Pitching is also when you secure press opportunities, from interviews to speaking engagements to quotes. 

Once these engagements have been completed, it’s time to move into the all-important—yet often overlooked—third stage: amplification. This is where we see just how powerful social media can be for your brand. 

Related post: 6 Common Mistakes B2B Brands Make When Pitching Media


First, let’s define amplification in PR terms. 

Typically what happens when a brand gets a press hit is that they post it on their website, maybe share it once or twice on social, and use it as a reputation builder to get more press hits later on. 

And that’s fine. But amplification goes much further.  

Amplification can mean multiple different things, including:

  • Creating facebook ads with your press hits
  • Developing owned content referencing or inspired by the press hit
  • Sharing and promoting it on social media
  • Using the press to attract influencers 
  • And more—depending on what the hit is

These are all powerful ways to get more mileage out of every PR opportunity, no matter how big or small. 

In terms of social media, it’s important to go beyond the simple sharing of the link with your followers. 

You want to use the press hit to generate more engagement and more opportunities to engage with your social accounts.

So a starting point would be to take out quotes, stats, or interesting facts from the press hit and use them to create multiple different quote cards that you share over time on social. In each post, you’d want to link back to the press hit, but you also want people to spend some time with your brand’s social account.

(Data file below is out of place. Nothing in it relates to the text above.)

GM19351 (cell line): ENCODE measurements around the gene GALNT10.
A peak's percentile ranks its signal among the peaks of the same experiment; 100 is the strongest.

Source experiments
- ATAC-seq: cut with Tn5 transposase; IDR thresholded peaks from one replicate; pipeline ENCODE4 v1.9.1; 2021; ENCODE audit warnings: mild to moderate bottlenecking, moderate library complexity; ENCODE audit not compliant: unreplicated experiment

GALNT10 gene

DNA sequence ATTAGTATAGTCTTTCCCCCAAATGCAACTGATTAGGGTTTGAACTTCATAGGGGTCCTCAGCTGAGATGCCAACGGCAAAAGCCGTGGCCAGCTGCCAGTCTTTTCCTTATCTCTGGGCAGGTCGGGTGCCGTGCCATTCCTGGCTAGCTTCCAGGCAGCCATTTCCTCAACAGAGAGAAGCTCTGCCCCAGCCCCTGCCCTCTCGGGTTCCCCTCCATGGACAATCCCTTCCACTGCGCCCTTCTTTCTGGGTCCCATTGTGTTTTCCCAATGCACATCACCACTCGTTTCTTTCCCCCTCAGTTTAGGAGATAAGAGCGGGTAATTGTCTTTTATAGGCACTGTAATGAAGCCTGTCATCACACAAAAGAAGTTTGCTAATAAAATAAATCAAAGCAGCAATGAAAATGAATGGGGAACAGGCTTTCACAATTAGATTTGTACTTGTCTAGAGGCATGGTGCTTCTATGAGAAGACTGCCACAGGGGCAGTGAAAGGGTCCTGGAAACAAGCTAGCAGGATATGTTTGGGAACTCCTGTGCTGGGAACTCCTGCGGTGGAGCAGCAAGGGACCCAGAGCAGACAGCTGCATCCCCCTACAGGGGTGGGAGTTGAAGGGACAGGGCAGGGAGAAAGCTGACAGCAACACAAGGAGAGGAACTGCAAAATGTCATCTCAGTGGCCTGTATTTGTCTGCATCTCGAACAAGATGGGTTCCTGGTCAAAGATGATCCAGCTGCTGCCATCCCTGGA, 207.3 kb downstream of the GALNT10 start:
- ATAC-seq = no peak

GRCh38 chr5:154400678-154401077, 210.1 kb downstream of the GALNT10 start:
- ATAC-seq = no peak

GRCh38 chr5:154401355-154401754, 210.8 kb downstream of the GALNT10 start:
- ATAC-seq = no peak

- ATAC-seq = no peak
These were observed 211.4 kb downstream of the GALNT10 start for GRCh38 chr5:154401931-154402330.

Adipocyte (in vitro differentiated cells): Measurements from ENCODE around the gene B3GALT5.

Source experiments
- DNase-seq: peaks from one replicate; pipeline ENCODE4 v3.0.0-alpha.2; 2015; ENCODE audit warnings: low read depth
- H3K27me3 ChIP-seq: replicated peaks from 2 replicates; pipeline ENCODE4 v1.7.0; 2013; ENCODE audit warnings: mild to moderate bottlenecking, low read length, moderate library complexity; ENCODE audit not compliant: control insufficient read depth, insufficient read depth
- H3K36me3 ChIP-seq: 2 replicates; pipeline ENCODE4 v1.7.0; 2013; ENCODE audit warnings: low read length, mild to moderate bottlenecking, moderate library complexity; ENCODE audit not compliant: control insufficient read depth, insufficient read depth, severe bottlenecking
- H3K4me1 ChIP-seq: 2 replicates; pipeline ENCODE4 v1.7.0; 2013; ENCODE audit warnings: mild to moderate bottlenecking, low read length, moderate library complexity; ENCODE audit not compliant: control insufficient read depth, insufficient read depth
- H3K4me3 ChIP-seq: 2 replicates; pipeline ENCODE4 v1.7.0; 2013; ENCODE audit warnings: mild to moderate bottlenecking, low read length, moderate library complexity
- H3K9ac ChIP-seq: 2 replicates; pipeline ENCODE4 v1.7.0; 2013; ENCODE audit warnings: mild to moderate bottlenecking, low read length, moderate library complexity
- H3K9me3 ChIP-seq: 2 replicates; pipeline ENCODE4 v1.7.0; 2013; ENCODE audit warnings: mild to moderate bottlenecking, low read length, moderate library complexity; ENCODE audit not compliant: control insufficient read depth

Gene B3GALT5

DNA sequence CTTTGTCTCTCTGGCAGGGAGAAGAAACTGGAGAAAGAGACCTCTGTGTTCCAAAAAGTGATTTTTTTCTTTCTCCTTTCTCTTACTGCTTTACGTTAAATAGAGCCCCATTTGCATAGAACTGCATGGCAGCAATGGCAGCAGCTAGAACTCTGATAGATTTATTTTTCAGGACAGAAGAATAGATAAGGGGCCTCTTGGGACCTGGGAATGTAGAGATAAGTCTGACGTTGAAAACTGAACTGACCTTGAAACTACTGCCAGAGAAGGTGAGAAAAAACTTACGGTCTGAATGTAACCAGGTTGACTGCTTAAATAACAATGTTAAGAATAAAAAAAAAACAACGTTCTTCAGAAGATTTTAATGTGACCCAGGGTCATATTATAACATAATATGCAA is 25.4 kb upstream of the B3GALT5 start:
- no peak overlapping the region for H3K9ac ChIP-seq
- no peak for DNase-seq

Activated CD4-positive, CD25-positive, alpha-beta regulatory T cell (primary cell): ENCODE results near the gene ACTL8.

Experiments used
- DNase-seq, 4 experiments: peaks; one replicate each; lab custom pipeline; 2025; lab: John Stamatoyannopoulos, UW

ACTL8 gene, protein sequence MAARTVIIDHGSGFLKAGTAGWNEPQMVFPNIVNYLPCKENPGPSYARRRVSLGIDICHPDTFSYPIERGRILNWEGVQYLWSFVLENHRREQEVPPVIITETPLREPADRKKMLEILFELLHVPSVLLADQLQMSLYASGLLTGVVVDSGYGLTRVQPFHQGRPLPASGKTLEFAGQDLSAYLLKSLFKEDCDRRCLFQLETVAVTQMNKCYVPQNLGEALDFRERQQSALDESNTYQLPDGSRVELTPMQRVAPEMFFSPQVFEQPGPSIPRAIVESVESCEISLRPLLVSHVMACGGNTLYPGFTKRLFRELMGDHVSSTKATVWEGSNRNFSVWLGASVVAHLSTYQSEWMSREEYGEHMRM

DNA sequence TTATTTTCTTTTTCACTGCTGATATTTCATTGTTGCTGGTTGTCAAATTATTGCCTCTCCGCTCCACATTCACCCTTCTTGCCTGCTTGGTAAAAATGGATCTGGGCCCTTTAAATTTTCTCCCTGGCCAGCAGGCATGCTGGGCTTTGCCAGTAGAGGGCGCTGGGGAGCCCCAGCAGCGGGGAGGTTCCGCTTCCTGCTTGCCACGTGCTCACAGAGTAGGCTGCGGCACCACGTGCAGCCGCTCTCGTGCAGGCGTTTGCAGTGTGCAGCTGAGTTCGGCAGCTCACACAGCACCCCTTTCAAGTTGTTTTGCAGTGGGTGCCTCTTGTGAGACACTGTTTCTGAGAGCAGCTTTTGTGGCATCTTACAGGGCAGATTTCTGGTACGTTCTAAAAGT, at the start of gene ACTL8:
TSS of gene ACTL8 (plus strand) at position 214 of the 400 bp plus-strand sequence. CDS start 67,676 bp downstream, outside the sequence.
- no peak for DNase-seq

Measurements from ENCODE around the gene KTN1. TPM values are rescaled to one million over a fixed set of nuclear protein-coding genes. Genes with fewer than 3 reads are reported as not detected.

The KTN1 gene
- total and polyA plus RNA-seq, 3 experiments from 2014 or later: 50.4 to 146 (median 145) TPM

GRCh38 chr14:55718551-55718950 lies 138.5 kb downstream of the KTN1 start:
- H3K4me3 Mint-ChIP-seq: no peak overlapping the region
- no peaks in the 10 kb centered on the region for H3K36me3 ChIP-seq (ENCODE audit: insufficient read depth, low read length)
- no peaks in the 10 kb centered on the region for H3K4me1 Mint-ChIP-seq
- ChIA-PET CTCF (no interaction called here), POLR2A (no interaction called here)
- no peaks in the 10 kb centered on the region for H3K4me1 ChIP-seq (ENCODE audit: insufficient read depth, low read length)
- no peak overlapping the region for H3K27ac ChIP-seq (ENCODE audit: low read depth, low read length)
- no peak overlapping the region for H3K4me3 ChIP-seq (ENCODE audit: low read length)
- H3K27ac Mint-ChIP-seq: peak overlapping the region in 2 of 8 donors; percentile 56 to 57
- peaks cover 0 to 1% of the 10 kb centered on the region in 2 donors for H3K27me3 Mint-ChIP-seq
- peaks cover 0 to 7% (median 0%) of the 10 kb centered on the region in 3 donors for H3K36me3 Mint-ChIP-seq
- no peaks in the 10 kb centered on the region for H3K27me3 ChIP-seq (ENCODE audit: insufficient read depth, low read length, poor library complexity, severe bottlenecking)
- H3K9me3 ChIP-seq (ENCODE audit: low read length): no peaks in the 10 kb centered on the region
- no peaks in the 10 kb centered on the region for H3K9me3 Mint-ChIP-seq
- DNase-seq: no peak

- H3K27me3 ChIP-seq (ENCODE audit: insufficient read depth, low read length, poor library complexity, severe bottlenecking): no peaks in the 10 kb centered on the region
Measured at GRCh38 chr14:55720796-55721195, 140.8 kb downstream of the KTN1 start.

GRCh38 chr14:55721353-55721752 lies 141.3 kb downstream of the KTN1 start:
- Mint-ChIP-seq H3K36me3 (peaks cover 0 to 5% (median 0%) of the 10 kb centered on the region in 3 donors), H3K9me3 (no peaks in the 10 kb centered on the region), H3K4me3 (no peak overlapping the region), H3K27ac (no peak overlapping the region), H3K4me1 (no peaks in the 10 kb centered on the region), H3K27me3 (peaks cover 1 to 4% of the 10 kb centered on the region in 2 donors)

Related post: The Critical Point Where Most PR Agencies Fail

The content is a way to get people interested, and naturally, it’s great if they want to go check it out at the link—but the real purpose here is to boost engagement with your brand on social platforms.

Another thing to do is to create new content, like a blog post, a webinar, a podcast, etc. that builds on topics you discussed in the PR hit. 

Then, you can share the new content via social media and reference the press hit and outlet you were featured in,  but keep the focus on the owned content you’re sharing. 

Finally, PR engagements can be the missing piece when it comes to getting influencers interested in your brand. When you get a great piece of press, you can connect with influencers you’re interested in via social media, share your press hits, and engage with them. And the more effective and interesting your own social content is, the more likely it is that influencers will want to partner with your brand. 

What are the benefits of including social media in your PR campaigns? 

Social media allows you to share your press hits and PR wins with a much wider audience than the initial press hit itself will reach. Incorporating a social media marketing strategy into your PR campaigns also allows you to repurpose each press hit and use it to generate even more original content, further boosting your reputation and engagement. 

This has the short-term benefit of getting more eyes on your brand and potentially contributing to increased sales and better lead gen. 

The long-term benefit, however, is even greater: PR campaigns that include a social element can greatly increase the potential of each and every press hit your brand gets by giving that hit a much longer life than it would, simply by appearing in the outlet, being shared once, and then fading into the background. 

Need some help getting started?  Give our team a call!